“ANOTHER ONE?” “You just did 200 miles!?!” “Isn’t that too soon??” Yes, yes, and yes were the answers to these and other similar questions before running the Arkansas Traveller 100 this past weekend. It would be a month after the Tahoe 200 and I put it on the schedule for a few reasons. 1) It’s a Western States qualifier that fit my schedule (kinda) 2) It’s near my parent’s house so I could visit and 3) It was a fun race last year!
Right after Tahoe, I felt a deep soreness in my legs that I have never felt before. That many miles (205) with that much climbing (>40,000ft) was new to my quads and calves. Two weeks after Tahoe, I was feeling pretty good. Three weeks after, I felt normal. The week before AT100, I felt great! My resting heart rate was still hovering around 5-6 bpm higher than pre Tahoe, but my legs, muscles, and joints felt pretty good. I was able to do a Saturday-Sunday back to back 10 miles after the third week and everything fired on all cylinders. I was well aware that 30 miles into Traveller my body could rebel, but I figured I’d just slug it out and get a finish if that happened. Adventure!!
I left work early on the Friday to get to Perryville, AR for the mandatory pre-race meeting at Camp Ouachita. Once I arrived, I weighed in, checked in, dropped off my 2 drop bags, and enjoyed some time visiting with other Ultra friends who were running or crewing. There were a few aid station changes announced at the meeting, but nothing major. After Tahoe, where many of the aid stations were 20 miles apart, a few 6 mile jaunts between aid didn’t phase me. Once the meeting was done, I passed on the spaghetti dinner and headed to Mom and Dad’s to visit, some amazing grub, and to plan the next day. Jen had a family wedding so she wasn’t able to come. Even though I told them they didn’t need to, my parents wanted to crew me for the race. What a long, boring, thankless job, but they did it with gusto and excitement! I love my parents so much! Anyway, we decided that they would crew me until dark and then I’d just finish up with drop bags. Of course, they offered to crew me the whole time, but I told them I’d be fine to finish up at night and that if I was in a bad spot, I’d let them know so they could stay.
Anyway, we got to bed early and I managed to get some solid sleep for a few hours before the alarm went off just before 4am. Check in was from 5:-5:45 with the race starting at 6AM. It was a 30-40 minute drive to the start from their house so I needed a little cushion of time. I got my stuff together, double checked it, triple checked it, then headed out the door! It was kind of cool and humid and a nice quiet drive alone. My parents would just meet me at the first crew accessible aid station later in the morning around 8:30 or so. I got my bib #5 and headed out to the start/finish. We chatted a bit as we waited. Then we(they) did the razorback pig souey thing. I wanted to yell “Go Tigers!” as an LSU fan, but decided to just stay quiet. 🙂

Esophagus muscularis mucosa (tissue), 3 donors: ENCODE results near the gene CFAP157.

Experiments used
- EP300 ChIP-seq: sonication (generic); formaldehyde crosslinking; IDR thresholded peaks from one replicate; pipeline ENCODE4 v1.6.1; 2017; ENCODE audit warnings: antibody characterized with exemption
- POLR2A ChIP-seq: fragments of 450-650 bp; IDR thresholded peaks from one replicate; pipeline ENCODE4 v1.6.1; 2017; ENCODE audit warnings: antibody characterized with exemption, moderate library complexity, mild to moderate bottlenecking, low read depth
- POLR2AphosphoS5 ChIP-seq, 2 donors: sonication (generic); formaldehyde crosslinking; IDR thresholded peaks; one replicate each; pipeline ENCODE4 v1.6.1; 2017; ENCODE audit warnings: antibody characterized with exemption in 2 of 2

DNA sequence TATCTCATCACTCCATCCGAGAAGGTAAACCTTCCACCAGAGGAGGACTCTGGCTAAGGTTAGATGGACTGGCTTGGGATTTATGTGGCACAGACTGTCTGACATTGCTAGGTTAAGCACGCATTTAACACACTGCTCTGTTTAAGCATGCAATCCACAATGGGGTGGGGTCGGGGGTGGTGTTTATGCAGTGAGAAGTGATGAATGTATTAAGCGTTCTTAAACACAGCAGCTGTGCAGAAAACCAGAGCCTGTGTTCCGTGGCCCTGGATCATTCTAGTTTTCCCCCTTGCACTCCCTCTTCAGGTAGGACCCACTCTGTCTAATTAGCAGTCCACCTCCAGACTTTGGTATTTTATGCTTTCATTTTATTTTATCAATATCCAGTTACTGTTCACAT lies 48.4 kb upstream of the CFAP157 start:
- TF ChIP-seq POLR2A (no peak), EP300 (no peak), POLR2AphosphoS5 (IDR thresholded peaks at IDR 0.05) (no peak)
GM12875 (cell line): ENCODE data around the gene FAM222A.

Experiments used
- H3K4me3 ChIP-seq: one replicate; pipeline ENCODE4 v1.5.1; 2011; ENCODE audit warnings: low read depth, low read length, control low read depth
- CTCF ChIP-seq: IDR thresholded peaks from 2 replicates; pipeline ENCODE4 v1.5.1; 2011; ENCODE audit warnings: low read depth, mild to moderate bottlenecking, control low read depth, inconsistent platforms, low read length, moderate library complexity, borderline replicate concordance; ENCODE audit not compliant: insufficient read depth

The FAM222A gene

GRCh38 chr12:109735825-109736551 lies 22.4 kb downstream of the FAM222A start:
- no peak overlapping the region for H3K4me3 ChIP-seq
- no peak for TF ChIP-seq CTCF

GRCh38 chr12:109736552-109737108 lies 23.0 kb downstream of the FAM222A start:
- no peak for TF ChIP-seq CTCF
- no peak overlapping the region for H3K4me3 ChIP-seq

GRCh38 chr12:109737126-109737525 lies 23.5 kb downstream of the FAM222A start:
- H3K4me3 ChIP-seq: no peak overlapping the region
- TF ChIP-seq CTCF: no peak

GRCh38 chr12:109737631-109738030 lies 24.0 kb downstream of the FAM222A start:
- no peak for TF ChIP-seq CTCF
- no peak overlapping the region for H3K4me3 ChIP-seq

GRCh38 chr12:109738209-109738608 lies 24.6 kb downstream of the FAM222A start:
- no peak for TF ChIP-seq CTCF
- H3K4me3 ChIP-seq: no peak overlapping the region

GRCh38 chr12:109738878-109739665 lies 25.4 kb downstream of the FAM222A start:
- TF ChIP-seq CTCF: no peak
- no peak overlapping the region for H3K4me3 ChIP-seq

The gun went off (literally) at 6AM and we were off! The first mile or so is on downhill pavement. There was a nice cluster of us in the front and we talked as we ran along. Daniel Arnold, who I knew from last year and from the Full Moon 50K, and I chatted about Tahoe and other stuff. We follow each other on Strava and social media, but it was good to talk in person. He’s a strong runner and had been training hard for this race. As we turned on the dirt road and some slight uphill action, our lead pack slowly dwindled. I felt really good. No soreness and my everything was firing on all cylinders. We ran through a couple aid stations then onto the Ouachita trail. This would be the only single track section of the course and was about 8 miles. I remembered the first half of it as being fun and the second half being a rocky uphill slugfest. So, I enjoyed the first half. Daniel was ahead of me with a stick for spider webs. He had gotten out of site, but I caught up on a downhill section before the aid station about 4 miles in. By this aid station it was Daniel, myself, and Daniel’s training buddy, Sean in the top 3. Well, we left the aid station and hit the second half of the Ouachita trail and that was my first indication that my body was not fully recovered. As I slugged my way up the technical, rocky trail, the climb caused me to have to step up on rocks and push using my quads and hamstrings to navigate the trail. I began to feel a deep burn in my quads that was reminiscent of the deep soreness I felt the week after Tahoe. So, I decided to back off and take it slow. It was early into the race (only about 12 miles). So, as we climbed, Daniel and Sean went ahead, and I got passed by 3 other runners pretty soon after that. Oh well, I’m just running my race.